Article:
Toyota owners looking to trade in their cars have little reason to sing the carmaker's old ad slogan, "I love what you do for me — Toyota!"
Recalls and a bungled response to safety questions are putting a dent in the resale values of their cars. For years, Toyotas have been praised both for high quality and maintaining their worth. These days, the Toyota in your garage is no longer like money in the bank.
Some dealers are refusing to accept Toyotas for trade, while others are paying considerably less than they did just two week ago. Kelley Blue Book has dropped the value of recalled Toyotas by as much 3 percent. The auto research Web site Edmunds.com estimates resale or trade-in values could fall up to 10 percent in the short term.
The decline will likely continue as long as uncertainty and defects continue to shadow the world's No. 1 carmaker.
Toyota Motor Corp. has so far recalled more than 7 million cars in the U.S., Europe and China over a sticky accelerator and floor mats that can get caught in the gas pedal. Its prized Prius hybrid — which is partially powered by electricity — is under investigation for momentary brake failure. The company is expected to announce its plan for fixing that model this week.
Kelley, which two months ago named Toyota the best brand for resale value, says recalled models are now worth $200 to $500 less per car. Another cut of the same magnitude is planned as soon as the coming week unless the recall controversy abates and demand for Toyotas stops declining, Kelley spokeswoman Robyn Eckard says.
Similarly, since the first recall for sticky accelerator pedals on Jan. 21, Edmunds' estimate for the trade-in value of a 2009 Toyota Camry has fallen by 4 percent to 6 percent to $13,967 while the 2009 Toyota Corolla has declined 6 percent to $11,233.
"My advice to a consumer would be 'If you don't have to trade one in, wait,'" says Michelle Krebs, senior analyst for Edmunds. "Values will stay down for a bit. But Toyota's got really strong brand equity."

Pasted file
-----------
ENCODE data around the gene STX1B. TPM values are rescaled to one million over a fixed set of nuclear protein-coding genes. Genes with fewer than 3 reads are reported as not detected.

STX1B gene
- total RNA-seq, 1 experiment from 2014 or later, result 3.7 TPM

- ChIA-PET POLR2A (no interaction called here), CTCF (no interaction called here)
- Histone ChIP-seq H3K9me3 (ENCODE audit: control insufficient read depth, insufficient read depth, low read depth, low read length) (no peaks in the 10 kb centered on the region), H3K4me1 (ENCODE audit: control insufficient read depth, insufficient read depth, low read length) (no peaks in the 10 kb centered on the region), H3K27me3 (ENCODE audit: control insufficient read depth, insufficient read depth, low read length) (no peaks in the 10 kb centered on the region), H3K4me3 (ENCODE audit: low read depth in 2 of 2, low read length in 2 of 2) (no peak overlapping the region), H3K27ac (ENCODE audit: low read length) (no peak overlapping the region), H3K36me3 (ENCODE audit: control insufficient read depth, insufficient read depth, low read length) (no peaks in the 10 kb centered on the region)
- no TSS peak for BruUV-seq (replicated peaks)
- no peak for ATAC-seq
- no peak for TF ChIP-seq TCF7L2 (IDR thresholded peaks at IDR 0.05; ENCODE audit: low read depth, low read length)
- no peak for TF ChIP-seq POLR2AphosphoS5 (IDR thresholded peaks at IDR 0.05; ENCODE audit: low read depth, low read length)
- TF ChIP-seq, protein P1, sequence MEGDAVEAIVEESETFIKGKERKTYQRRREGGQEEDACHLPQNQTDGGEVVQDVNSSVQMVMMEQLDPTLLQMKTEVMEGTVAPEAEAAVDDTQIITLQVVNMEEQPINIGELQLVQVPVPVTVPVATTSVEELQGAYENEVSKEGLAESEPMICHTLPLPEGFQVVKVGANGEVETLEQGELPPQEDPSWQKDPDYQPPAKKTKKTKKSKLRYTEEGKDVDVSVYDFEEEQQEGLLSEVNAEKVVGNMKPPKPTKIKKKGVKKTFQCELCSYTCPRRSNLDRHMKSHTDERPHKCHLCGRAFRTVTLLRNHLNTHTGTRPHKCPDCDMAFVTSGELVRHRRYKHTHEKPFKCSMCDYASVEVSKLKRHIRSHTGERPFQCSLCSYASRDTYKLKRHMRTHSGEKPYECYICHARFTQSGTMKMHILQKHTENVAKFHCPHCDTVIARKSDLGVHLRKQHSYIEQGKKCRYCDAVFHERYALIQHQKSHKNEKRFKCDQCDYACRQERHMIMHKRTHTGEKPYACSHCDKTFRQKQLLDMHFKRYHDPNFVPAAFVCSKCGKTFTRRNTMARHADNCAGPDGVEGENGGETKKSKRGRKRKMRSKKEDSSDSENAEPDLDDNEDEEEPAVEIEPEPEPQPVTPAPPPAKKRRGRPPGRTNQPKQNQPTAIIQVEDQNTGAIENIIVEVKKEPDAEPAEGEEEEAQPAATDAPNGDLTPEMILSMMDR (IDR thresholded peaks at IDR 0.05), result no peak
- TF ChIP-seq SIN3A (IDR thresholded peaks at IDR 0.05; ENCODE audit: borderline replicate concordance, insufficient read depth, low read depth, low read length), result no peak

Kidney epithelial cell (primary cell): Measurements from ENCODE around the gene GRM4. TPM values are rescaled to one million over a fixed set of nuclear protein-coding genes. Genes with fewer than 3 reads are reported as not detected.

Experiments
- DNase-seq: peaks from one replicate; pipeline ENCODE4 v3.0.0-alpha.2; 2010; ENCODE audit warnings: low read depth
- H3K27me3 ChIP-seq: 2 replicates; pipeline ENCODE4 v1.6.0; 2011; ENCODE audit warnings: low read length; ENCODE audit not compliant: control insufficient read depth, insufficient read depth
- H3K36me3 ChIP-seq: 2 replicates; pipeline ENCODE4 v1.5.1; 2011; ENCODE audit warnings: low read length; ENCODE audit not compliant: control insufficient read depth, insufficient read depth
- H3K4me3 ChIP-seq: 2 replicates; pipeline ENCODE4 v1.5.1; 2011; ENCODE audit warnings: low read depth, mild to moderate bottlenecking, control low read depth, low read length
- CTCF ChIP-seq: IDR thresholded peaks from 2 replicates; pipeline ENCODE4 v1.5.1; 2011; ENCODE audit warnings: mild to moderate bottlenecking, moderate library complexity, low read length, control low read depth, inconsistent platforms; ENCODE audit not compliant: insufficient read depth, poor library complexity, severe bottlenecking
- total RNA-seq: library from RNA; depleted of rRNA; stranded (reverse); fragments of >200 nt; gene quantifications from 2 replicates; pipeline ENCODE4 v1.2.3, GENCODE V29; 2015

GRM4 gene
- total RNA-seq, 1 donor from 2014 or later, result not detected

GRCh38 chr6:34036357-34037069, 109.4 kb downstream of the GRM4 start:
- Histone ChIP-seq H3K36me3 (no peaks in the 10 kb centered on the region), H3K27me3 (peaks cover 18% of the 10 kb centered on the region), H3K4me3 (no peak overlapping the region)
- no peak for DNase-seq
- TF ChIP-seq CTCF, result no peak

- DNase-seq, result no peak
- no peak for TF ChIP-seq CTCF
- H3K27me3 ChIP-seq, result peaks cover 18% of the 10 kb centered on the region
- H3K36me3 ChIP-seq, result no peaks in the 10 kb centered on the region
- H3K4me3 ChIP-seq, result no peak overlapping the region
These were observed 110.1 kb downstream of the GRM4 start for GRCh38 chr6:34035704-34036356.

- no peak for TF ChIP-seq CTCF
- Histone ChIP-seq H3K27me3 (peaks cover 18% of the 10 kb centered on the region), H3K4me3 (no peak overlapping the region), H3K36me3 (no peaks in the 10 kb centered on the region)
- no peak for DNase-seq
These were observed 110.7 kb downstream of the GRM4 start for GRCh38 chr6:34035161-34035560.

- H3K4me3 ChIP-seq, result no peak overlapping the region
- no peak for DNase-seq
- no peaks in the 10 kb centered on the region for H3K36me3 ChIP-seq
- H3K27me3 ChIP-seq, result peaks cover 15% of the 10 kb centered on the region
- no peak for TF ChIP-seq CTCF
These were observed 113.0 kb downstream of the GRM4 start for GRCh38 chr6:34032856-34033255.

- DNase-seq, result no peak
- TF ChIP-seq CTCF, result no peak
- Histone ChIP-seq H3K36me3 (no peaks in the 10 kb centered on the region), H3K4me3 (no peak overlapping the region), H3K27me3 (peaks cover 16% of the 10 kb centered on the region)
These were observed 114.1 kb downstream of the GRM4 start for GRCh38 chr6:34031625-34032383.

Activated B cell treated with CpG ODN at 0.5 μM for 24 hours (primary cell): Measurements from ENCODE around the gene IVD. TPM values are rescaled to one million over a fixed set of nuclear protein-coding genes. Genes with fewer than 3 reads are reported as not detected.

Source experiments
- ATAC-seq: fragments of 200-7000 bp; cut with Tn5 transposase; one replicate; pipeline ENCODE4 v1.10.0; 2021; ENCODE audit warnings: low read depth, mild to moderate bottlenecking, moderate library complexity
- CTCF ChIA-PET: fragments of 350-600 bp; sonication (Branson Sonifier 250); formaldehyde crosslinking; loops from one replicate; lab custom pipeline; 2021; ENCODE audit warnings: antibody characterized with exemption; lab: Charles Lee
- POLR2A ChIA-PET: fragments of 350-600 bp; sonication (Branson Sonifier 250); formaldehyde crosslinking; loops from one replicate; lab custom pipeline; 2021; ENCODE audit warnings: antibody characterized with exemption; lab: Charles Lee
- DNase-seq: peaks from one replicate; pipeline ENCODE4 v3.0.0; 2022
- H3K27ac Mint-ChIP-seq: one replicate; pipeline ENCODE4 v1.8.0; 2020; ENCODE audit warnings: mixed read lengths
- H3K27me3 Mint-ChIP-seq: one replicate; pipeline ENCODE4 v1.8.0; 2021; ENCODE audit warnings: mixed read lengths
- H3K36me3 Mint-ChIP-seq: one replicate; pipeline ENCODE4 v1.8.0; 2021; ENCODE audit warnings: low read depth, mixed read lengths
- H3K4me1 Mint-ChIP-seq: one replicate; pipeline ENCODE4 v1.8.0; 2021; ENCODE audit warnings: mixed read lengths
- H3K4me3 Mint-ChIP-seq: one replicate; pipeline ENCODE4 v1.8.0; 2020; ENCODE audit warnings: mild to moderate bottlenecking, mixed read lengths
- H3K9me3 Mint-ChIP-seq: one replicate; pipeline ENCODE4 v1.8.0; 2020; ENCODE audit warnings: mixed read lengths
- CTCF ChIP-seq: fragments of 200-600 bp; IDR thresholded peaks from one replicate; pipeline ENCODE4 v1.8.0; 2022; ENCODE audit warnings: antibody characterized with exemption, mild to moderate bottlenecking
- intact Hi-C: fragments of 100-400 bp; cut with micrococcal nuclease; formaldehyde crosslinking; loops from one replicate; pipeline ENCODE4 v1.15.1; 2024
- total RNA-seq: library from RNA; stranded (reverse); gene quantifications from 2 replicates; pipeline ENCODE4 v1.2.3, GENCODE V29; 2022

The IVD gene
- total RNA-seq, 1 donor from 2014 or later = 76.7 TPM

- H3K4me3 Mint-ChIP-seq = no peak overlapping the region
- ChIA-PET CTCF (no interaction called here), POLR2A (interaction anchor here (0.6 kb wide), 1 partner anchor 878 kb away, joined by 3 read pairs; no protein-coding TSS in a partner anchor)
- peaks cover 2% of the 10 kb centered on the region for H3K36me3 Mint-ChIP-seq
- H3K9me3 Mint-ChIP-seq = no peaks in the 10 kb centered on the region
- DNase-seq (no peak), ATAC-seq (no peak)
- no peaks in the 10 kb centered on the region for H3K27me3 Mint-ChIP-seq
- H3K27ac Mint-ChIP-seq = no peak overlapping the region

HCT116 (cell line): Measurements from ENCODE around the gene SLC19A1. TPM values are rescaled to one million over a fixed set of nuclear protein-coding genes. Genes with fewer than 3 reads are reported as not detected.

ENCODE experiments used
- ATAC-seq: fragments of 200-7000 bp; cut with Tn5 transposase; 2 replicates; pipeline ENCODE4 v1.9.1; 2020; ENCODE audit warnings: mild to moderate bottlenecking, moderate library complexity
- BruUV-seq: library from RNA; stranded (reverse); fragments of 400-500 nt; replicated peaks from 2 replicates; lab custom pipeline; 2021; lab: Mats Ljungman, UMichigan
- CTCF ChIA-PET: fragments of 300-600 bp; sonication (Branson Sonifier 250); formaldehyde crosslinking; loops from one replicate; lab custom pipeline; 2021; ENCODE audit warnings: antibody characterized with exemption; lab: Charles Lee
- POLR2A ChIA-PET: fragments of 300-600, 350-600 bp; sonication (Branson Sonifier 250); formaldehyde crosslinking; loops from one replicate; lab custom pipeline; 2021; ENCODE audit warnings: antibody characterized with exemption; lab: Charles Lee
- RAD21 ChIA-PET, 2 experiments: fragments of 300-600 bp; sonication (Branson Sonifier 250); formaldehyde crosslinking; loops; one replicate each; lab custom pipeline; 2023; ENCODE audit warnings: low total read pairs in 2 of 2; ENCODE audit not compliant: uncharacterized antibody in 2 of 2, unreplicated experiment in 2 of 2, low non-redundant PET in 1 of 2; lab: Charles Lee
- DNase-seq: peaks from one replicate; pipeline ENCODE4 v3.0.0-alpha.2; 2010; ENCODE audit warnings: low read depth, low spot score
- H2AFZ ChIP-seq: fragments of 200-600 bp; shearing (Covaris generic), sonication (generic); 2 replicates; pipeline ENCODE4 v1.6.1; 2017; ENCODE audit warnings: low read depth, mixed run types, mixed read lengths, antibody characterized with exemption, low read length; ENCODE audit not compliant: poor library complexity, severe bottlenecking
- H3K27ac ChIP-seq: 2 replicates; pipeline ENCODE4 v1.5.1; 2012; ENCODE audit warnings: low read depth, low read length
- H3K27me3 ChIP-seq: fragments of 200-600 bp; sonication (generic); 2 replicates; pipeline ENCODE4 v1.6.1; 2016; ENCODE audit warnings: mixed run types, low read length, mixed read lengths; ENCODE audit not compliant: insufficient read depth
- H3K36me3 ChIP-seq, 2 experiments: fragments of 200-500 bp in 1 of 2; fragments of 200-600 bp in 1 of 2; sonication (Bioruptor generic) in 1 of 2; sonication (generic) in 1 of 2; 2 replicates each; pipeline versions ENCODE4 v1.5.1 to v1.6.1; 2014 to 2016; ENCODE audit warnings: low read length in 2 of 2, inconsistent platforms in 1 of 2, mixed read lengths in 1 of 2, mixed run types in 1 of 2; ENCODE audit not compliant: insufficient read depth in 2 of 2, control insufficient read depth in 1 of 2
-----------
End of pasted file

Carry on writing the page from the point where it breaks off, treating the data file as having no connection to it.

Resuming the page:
The news has unnerved more than a few consumers who had viewed Toyota as a bulletproof brand for quality.
Laura Benin, 34, of New York City chose a 2009 Corolla for her first car purchase a year ago because of Toyota's stellar reputation. Now she's reluctant to drive her car even after the potential acceleration problem is fixed, but knows this is a bad time to try to sell it.
"It's a little bit scary to think the car with the greatest reputation for safety is in the situation it's in now," she says.
Those who are anxious to sell without waiting for a value rebound can turn to the Japanese automaker's rivals. GM, Ford and Chrysler all have announced similar programs that involve offering $1,000 in incentives to Toyota owners who buy their vehicles.
Car dealers are also facing uncertainty.
At River Oaks Chrysler-Jeep in Houston, general manager Alan Helfman told his used car manager to knock 30 to 40 percent of the book value off any recalled Toyotas or Prius hybrids traded in.
"You've got to get them fixed," he said. "You've got to take them in at greatly reduced value."
Chuck Eddy, a Chrysler dealer in Youngstown, Ohio, said he's heard of other dealers refusing to take recalled Toyotas in trade, but said he'll still take them at reduced values.
Two auction houses, where dealers sell trade-ins if they decide not to keep them, have told his dealership that they won't take recalled Toyotas due to legal liability fears. Eddy says customers are nervous about buying Toyotas and the auction houses have further limited his resale options.
Despite the problems, many drivers appear to be sticking with the brand, however uneasily. Leasetrader.com, which acts as matchmaker between buyers and sellers of car leases, says that of several thousand people on a waiting list to take over Toyota leases, fewer than 30 have canceled.
American drivers pushed Toyota's reputation to an unrealistically high level and now a natural adjustment will occur that benefits Ford and General Motors, says John Wolkonowicz, a senior auto analyst for North America at IHS Global Insight in Lexington, Mass.
"I don't think Toyotas are going to suddenly become undesirable on the used car market," he says. "It's just that they have been taken down from this lofty position that they couldn't possibly live up to forever."
Jack Fitzgerald, who owns 12 dealerships including two Toyota stores in the Washington, D.C., area, said he would buy every used Toyota he can get because he's confident they will retain their value.
Fitzgerald said the recall concerns are overblown and should pass quickly once Toyota gets the repair parts to dealers.
"I'm buying every one I can get," he said. "I can't wait for the village idiot to dump his Toyota for nothing. I can certainly make money on it."
Associated Press Writer Tom Krisher in Detroit contributed to this report.
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